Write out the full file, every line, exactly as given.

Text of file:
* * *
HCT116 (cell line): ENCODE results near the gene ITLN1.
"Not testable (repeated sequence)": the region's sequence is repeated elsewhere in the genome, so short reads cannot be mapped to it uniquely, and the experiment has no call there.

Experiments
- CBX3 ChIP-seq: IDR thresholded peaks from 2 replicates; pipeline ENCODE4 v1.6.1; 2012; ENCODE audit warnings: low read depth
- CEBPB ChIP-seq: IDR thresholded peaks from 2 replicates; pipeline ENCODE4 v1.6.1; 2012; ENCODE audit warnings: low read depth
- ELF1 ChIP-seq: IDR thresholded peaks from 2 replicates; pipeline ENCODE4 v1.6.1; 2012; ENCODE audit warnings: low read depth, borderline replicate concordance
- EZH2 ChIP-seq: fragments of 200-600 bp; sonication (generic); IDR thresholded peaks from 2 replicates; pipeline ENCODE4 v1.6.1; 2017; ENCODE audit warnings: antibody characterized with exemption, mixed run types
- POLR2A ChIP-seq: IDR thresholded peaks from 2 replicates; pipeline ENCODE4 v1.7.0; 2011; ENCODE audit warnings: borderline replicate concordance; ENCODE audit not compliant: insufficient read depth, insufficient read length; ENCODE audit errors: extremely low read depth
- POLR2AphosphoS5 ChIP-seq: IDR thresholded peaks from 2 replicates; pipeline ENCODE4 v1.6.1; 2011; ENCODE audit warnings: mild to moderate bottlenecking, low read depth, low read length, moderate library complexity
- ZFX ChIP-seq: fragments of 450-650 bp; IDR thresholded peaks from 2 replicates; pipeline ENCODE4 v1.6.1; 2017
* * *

HCT116 (cell line): ENCODE results near the gene ITLN1.
"Not testable (repeated sequence)": the region's sequence is repeated elsewhere in the genome, so short reads cannot be mapped to it uniquely, and the experiment has no call there.

Experiments
- CBX3 ChIP-seq: IDR thresholded peaks from 2 replicates; pipeline ENCODE4 v1.6.1; 2012; ENCODE audit warnings: low read depth
- CEBPB ChIP-seq: IDR thresholded peaks from 2 replicates; pipeline ENCODE4 v1.6.1; 2012; ENCODE audit warnings: low read depth
- ELF1 ChIP-seq: IDR thresholded peaks from 2 replicates; pipeline ENCODE4 v1.6.1; 2012; ENCODE audit warnings: low read depth, borderline replicate concordance
- EZH2 ChIP-seq: fragments of 200-600 bp; sonication (generic); IDR thresholded peaks from 2 replicates; pipeline ENCODE4 v1.6.1; 2017; ENCODE audit warnings: antibody characterized with exemption, mixed run types
- POLR2A ChIP-seq: IDR thresholded peaks from 2 replicates; pipeline ENCODE4 v1.7.0; 2011; ENCODE audit warnings: borderline replicate concordance; ENCODE audit not compliant: insufficient read depth, insufficient read length; ENCODE audit errors: extremely low read depth
- POLR2AphosphoS5 ChIP-seq: IDR thresholded peaks from 2 replicates; pipeline ENCODE4 v1.6.1; 2011; ENCODE audit warnings: mild to moderate bottlenecking, low read depth, low read length, moderate library complexity
- ZFX ChIP-seq: fragments of 450-650 bp; IDR thresholded peaks from 2 replicates; pipeline ENCODE4 v1.6.1; 2017